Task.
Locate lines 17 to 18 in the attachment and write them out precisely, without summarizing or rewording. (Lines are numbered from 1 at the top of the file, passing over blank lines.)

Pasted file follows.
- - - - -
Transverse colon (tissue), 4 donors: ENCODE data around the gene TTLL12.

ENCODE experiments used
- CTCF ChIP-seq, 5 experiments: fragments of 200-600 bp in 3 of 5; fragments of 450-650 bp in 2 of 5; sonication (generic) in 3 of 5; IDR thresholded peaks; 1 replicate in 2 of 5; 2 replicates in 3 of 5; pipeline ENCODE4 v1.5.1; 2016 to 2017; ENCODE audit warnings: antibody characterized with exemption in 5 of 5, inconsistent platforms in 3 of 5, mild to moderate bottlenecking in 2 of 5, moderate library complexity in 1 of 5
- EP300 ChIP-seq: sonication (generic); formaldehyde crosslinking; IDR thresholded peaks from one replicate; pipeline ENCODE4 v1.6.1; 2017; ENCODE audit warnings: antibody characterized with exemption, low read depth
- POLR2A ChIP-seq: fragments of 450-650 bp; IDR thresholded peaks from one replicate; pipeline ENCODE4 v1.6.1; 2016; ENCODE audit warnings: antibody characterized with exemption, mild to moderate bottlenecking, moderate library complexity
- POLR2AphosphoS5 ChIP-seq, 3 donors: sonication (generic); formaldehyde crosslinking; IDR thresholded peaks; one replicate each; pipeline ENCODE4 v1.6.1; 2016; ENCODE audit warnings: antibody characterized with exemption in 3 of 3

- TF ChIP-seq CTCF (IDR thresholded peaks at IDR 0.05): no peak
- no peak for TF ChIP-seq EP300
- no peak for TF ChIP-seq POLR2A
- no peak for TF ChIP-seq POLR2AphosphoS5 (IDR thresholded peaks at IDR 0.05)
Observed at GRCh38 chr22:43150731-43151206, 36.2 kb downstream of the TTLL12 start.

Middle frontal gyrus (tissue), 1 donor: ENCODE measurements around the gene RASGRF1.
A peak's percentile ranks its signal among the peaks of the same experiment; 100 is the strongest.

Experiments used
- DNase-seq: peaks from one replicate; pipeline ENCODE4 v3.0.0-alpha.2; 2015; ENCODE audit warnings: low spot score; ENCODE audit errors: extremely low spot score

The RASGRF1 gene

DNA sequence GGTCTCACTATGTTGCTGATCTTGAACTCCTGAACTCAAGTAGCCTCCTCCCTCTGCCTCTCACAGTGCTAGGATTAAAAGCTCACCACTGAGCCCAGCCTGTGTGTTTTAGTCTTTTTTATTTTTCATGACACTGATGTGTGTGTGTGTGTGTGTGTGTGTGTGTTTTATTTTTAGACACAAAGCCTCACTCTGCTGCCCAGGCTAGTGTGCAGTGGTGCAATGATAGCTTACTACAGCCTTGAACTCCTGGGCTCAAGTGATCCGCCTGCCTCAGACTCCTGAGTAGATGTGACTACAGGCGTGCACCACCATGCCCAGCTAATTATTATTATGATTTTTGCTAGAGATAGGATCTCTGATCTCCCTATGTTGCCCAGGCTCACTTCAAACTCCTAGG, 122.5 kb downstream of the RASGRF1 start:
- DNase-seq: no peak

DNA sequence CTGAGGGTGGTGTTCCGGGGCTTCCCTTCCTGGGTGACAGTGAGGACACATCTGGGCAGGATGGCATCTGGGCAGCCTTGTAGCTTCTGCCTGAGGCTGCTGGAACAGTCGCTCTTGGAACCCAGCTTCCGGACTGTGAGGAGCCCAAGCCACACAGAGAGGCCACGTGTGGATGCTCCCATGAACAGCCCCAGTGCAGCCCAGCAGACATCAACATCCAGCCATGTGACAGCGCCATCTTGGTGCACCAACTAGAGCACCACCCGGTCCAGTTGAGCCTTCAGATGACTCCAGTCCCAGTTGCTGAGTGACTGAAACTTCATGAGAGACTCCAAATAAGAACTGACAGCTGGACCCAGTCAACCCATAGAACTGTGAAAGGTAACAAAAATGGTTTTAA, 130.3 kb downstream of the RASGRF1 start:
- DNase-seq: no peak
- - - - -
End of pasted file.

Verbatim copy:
DNA sequence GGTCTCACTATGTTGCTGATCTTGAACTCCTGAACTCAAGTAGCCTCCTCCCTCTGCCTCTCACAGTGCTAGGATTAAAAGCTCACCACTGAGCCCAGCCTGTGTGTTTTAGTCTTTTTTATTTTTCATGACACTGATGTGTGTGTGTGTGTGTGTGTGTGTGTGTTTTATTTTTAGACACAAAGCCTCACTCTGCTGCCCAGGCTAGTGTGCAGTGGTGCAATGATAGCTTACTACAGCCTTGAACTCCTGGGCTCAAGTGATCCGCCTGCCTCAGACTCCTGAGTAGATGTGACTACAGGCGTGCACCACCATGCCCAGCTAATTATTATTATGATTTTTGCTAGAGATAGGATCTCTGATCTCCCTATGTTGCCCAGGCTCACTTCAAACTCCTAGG, 122.5 kb downstream of the RASGRF1 start:
- DNase-seq: no peak